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Hearing Aids Costs

(19 Posts)
ExD1938 Sat 18-Jan-20 12:16:25

I'm sure this has been aired hundreds of times, but

Do over the counter hearing aids (sound amplifiers) work? Do they help?

I just hate the look of the NHS ones, my hair is thin due to the drugs I take so it would be difficult to hide them, and I can't afford £1000 plus for private.

Like these from Amazon A lot of people don't wear them and tell me that unless they can SEE the person's face they cannot hear anything, and what's more the fact that you have a lump of plastic blocking your ear you can almost be more deaf wearing then than not.
If you've spent £1000 or more on one its money down the drain, they tell me, and I've been advised to try Amazon or HearWell first before I commit myself to shelling out privately.
I have to admit I'm too vain to get a free NHS one with a big pink plastic behind the ear microphone.
Any advice?
Have you tried one?

Calendargirl Sat 18-Jan-20 12:29:40

Already a thread with same title.

ExD1938 Sat 18-Jan-20 12:58:56

Oh dear, bound to be I suppose.
So do I (somehow) change the title - if so HOW? Help please.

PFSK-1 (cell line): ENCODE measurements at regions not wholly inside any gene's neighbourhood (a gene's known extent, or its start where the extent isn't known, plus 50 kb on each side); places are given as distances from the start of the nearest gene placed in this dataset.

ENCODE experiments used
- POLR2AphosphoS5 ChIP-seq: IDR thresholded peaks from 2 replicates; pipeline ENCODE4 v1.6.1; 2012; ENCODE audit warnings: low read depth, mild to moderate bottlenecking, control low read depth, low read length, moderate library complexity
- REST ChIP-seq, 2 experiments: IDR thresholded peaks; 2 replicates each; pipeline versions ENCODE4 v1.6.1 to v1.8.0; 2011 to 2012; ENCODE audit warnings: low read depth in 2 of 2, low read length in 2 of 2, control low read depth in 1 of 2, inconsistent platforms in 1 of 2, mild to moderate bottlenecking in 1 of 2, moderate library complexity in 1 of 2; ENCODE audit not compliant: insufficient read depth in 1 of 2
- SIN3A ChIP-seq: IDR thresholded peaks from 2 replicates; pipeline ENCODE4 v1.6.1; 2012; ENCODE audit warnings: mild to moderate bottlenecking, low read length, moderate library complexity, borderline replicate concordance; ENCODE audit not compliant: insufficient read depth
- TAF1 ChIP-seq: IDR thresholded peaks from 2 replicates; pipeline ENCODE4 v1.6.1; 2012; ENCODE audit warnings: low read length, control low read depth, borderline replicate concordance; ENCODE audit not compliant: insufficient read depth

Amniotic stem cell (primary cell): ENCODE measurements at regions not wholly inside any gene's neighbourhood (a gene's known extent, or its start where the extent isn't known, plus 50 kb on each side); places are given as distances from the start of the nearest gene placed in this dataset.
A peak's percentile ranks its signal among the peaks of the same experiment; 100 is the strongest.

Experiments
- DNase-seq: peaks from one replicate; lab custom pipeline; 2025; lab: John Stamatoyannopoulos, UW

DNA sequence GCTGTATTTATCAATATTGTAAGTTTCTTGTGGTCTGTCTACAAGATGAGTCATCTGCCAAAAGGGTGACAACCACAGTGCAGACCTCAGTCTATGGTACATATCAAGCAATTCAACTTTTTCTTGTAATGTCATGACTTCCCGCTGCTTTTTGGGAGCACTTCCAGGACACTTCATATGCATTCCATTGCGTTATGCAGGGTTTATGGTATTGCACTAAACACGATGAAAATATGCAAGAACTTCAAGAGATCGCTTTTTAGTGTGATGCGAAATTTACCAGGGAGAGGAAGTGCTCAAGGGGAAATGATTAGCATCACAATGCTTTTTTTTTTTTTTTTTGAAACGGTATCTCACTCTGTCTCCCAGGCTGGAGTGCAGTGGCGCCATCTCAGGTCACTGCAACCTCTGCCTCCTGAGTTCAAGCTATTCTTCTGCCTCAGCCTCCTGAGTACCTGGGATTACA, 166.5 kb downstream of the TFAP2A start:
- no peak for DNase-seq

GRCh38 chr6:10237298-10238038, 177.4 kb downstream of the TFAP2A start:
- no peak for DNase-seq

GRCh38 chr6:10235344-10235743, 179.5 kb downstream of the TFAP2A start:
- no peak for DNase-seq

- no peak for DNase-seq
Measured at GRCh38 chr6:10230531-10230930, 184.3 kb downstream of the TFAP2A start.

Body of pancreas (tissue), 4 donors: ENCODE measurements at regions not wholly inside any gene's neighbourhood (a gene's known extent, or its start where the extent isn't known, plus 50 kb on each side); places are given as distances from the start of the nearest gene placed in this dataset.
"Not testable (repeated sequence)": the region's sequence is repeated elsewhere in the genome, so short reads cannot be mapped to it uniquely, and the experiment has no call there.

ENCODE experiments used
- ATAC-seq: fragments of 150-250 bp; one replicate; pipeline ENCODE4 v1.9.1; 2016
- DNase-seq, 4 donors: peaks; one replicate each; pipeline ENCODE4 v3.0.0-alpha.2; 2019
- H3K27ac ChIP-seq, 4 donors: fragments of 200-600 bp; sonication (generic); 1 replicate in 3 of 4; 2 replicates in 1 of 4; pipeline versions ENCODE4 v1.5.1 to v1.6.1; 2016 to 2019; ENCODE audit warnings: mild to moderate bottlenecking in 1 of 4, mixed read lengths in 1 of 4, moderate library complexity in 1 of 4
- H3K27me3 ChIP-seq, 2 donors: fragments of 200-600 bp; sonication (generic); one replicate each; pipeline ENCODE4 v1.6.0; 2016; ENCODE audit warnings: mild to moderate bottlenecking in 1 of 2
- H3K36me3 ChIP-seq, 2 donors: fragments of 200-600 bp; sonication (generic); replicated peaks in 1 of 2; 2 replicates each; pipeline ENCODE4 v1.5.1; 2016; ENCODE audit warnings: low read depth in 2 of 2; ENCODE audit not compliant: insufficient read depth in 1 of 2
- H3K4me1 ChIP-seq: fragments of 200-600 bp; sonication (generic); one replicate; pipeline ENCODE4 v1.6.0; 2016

Patsy70 Sun 19-Jan-20 17:43:08

Can you copy and post it in the other thread? If not, try asking the Gransnet team for advice. Failing that, your answers might already be on the other thread.

Patsy70 Sun 19-Jan-20 17:46:55

A lot of information on the other thread, ExD1938, so I'm sure you'll find your questions answered. Personally, I think I'd try the NHS option, as to buy privately is so expensive and not always successful. Good luck.

Davidhs Sun 19-Jan-20 18:07:19

Exd1938 the Amazon model looks just any other in the ear hearing aid, quite likely it is larger. At £25, try a pair, generally the in the ear aids are more visible, than behind the ear. Don’t expect miracles with any hearing aid, NHS aids are just as good as private.

ExD1938 Mon 20-Jan-20 11:59:51